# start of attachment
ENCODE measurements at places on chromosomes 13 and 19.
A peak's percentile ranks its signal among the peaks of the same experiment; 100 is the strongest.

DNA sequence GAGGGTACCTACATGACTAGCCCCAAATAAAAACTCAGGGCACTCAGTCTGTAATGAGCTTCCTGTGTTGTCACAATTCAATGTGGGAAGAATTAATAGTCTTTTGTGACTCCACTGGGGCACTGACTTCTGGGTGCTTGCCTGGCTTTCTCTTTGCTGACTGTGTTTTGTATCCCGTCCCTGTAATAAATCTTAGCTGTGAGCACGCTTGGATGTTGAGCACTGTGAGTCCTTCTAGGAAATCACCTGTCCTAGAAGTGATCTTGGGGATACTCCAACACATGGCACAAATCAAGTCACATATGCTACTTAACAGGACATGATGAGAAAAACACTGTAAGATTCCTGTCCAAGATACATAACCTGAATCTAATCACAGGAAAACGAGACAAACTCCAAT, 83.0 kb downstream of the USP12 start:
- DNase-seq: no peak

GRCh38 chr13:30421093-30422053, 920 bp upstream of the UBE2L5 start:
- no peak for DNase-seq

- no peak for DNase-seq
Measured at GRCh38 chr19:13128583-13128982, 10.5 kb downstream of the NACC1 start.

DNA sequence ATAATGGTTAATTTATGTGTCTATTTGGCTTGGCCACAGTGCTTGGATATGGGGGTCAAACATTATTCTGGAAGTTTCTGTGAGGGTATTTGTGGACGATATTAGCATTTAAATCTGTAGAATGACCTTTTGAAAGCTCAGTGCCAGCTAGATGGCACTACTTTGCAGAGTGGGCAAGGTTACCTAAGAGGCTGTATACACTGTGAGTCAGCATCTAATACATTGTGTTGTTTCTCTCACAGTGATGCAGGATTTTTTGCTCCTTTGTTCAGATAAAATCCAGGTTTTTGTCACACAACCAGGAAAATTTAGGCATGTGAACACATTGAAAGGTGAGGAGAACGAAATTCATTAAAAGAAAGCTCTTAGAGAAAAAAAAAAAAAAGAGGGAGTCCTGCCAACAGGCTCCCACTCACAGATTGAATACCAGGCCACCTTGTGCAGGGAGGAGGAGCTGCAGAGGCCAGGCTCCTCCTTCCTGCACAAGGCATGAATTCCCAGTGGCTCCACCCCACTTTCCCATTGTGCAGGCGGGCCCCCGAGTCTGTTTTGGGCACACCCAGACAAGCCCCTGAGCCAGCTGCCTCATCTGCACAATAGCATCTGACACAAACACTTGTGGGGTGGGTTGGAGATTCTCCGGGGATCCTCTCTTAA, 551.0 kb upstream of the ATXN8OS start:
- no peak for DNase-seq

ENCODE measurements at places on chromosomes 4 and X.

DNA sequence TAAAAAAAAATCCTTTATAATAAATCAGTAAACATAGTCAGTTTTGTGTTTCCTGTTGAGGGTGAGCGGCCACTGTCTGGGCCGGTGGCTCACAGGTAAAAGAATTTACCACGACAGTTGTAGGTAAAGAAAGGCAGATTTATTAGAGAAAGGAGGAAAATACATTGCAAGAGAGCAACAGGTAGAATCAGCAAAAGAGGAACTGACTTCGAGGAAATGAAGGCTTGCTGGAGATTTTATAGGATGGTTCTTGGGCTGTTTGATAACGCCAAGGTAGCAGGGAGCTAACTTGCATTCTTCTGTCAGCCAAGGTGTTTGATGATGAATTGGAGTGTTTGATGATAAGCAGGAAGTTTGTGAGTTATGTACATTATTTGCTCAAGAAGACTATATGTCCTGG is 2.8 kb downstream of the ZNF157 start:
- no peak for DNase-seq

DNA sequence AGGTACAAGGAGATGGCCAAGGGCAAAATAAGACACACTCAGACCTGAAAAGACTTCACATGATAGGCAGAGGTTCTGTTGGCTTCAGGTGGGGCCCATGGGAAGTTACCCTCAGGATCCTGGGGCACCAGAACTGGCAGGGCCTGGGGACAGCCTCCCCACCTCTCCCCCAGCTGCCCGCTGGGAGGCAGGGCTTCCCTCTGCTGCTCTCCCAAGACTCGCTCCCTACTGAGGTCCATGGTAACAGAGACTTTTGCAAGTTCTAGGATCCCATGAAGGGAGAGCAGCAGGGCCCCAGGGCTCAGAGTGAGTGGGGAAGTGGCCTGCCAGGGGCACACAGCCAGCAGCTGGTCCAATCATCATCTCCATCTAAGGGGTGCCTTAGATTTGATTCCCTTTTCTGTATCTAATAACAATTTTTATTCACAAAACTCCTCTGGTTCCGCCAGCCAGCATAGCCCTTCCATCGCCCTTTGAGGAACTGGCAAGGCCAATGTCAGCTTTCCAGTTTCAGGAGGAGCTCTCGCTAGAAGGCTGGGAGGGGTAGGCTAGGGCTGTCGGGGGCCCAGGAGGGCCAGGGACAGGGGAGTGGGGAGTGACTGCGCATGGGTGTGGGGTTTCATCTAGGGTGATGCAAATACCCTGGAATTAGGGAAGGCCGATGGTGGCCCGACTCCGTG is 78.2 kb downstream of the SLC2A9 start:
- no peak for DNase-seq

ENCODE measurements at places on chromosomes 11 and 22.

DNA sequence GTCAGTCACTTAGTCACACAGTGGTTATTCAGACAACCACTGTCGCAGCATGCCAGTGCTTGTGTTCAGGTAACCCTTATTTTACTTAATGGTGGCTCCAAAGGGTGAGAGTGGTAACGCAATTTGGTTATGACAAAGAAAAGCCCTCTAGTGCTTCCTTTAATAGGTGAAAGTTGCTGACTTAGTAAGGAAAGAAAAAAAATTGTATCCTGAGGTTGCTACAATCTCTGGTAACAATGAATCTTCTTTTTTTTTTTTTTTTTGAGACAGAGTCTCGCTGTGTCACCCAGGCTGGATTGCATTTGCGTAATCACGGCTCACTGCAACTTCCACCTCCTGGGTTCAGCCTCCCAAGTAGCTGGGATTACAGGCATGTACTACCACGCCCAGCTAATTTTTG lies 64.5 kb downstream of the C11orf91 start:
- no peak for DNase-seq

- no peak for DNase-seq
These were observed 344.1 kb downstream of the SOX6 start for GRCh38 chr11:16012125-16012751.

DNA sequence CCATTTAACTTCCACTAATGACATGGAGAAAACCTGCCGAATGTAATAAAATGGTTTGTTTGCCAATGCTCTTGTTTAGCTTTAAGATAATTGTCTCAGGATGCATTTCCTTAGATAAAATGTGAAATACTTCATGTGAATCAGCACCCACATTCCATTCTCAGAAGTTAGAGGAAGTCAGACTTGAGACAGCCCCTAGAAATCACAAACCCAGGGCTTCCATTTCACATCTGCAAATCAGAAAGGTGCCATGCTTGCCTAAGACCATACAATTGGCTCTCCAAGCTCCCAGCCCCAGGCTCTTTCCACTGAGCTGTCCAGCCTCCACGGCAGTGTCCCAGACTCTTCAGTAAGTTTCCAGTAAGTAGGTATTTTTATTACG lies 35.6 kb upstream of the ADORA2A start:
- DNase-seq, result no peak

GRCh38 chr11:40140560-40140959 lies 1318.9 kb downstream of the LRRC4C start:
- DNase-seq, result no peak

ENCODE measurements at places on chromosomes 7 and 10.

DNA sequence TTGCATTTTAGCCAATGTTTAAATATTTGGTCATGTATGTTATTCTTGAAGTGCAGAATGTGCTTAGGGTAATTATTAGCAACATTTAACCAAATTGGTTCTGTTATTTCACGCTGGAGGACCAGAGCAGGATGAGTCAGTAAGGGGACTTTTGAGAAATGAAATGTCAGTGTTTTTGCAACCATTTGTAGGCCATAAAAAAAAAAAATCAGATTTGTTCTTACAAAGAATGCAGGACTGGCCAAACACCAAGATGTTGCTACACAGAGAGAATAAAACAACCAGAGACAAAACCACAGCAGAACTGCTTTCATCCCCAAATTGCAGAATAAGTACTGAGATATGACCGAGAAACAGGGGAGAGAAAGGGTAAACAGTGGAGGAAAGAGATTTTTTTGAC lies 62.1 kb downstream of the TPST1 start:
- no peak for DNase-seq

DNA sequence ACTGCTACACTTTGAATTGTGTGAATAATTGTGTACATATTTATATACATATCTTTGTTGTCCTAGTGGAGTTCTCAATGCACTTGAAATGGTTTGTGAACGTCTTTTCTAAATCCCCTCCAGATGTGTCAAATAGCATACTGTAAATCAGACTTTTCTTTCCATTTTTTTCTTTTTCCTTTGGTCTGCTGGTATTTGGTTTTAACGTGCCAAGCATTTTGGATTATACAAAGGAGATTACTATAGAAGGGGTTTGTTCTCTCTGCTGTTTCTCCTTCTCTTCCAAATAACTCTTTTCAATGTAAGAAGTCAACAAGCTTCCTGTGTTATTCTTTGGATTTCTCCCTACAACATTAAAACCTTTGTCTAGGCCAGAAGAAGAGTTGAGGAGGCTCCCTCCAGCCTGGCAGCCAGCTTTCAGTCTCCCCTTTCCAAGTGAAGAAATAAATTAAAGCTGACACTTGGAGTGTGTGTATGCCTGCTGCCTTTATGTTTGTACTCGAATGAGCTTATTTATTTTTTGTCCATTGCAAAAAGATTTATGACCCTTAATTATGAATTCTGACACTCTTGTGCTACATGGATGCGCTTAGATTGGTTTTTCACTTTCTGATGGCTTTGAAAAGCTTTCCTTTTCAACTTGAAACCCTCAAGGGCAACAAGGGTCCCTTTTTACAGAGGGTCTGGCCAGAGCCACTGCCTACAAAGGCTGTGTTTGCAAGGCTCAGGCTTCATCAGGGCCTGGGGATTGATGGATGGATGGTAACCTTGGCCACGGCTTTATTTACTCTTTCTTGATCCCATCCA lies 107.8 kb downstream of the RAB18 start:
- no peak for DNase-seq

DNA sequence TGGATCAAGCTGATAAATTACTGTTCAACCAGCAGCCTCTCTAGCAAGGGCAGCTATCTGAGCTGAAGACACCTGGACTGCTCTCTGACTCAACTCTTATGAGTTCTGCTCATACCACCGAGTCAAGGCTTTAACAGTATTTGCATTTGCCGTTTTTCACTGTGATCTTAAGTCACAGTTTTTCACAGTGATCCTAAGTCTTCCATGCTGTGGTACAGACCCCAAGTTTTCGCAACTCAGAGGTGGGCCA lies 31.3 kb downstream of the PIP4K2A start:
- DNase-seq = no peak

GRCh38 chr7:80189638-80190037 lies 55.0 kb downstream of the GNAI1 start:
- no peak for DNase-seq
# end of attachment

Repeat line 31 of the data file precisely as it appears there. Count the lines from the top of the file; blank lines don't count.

- DNase-seq = no peak